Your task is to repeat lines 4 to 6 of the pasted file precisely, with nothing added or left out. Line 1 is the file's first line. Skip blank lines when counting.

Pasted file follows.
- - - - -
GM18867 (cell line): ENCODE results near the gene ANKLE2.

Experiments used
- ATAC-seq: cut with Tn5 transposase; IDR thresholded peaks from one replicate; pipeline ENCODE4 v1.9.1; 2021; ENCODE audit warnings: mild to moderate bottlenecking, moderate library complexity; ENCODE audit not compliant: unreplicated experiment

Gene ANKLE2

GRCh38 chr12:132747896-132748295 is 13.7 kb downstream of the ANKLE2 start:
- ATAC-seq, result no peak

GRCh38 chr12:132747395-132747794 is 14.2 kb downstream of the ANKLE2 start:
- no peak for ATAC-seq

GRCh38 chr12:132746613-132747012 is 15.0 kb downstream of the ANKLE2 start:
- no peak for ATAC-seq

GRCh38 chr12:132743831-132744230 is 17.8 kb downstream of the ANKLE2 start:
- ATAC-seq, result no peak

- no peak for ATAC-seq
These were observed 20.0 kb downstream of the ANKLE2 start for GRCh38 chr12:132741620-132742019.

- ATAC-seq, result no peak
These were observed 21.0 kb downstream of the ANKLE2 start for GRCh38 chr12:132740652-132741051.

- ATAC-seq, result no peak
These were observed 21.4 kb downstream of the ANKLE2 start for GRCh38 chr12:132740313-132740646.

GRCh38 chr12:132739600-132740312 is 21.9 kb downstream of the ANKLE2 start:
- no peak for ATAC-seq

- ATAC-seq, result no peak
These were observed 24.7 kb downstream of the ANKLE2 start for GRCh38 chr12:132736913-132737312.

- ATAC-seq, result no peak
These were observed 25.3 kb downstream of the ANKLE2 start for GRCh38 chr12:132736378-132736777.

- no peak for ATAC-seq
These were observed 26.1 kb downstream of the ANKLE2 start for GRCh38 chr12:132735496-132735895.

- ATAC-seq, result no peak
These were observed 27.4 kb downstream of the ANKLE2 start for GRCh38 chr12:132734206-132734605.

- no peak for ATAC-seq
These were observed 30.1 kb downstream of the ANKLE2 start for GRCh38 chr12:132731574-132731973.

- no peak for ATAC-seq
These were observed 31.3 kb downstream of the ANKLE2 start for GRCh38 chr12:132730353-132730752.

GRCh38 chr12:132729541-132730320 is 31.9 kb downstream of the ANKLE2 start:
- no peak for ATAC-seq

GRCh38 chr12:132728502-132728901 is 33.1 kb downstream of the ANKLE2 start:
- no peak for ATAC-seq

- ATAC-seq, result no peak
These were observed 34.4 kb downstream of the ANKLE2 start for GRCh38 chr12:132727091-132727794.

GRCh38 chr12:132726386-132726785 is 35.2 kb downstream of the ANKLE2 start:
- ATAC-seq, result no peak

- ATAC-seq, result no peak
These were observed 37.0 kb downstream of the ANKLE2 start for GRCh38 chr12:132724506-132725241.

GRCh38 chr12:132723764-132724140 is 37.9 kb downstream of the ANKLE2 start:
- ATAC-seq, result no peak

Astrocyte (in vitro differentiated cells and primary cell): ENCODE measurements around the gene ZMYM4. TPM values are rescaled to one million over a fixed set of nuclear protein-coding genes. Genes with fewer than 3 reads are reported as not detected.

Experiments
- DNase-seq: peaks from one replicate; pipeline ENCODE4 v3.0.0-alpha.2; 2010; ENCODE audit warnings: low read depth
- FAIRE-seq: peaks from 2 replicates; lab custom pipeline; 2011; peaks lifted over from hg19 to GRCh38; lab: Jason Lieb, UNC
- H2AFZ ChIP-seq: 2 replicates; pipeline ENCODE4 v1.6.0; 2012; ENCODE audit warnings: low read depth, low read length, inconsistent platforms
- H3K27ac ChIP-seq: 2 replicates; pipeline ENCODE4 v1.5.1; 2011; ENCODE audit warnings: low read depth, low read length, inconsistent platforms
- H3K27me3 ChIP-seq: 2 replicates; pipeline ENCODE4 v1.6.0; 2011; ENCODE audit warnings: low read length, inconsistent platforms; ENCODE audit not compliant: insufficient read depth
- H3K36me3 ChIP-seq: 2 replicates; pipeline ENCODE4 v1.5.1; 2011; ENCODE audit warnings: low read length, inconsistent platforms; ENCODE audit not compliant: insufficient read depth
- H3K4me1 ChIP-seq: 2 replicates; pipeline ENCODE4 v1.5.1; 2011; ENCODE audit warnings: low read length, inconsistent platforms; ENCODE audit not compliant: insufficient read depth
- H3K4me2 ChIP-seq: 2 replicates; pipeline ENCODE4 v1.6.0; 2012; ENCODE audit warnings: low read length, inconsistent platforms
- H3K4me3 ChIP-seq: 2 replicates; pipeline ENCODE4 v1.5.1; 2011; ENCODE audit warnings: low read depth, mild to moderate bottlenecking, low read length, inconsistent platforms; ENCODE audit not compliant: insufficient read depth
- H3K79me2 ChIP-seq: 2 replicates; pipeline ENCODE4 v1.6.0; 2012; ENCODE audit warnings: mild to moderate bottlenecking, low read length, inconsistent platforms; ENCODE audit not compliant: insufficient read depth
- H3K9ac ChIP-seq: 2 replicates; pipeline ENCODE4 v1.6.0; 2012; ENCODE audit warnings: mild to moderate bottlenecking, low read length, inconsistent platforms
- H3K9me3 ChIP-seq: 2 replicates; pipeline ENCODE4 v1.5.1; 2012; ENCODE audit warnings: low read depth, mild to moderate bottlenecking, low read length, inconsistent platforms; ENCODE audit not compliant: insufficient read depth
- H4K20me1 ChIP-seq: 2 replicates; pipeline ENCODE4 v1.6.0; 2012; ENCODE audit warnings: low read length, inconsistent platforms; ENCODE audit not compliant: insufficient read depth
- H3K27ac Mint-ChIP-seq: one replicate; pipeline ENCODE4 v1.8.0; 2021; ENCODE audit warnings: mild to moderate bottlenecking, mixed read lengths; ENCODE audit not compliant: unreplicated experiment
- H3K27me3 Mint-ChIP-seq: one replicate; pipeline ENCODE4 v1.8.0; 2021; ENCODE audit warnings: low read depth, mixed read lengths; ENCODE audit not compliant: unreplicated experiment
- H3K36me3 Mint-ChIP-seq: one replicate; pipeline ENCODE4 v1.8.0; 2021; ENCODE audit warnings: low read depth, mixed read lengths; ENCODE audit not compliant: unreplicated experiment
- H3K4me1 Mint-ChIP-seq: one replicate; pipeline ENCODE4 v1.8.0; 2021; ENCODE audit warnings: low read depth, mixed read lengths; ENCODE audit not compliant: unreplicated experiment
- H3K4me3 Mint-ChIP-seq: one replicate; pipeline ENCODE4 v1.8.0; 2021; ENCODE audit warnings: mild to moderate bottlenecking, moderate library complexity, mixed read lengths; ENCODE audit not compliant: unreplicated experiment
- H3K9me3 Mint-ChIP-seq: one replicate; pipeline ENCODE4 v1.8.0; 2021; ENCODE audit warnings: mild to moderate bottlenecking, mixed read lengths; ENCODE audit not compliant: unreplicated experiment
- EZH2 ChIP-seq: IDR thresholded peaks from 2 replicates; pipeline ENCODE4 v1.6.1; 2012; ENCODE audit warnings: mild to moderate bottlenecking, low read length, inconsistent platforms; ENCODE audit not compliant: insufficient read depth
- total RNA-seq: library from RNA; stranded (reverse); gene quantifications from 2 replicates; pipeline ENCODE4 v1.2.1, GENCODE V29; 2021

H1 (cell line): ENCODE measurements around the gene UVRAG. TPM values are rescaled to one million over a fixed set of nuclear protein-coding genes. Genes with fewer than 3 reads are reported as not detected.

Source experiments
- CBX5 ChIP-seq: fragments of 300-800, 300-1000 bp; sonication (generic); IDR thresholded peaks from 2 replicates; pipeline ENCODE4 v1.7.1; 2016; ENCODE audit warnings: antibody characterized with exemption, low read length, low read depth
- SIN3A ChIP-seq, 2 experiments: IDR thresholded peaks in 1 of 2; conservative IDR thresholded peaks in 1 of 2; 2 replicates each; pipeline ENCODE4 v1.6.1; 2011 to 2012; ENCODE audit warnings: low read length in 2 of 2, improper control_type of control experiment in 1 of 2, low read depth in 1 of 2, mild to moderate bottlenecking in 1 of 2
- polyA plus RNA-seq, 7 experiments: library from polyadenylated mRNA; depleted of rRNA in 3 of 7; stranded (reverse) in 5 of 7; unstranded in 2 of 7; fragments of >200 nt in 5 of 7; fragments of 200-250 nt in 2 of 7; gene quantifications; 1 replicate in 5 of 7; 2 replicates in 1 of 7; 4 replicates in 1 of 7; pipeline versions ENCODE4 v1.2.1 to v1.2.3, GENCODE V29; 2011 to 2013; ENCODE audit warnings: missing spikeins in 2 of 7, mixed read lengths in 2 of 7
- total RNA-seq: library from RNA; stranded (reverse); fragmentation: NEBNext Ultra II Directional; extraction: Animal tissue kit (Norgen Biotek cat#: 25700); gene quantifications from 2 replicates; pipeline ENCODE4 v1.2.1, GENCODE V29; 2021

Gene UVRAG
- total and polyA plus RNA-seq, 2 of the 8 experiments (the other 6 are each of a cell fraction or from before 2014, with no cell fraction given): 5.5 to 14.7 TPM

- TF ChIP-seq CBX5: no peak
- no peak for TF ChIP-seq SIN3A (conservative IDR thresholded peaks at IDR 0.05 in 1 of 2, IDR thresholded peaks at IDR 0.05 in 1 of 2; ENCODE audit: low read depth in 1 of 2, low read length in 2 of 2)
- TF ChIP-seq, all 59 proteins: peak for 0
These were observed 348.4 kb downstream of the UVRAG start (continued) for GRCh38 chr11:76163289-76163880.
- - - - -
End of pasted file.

Gene ANKLE2

GRCh38 chr12:132747896-132748295 is 13.7 kb downstream of the ANKLE2 start:
- ATAC-seq, result no peak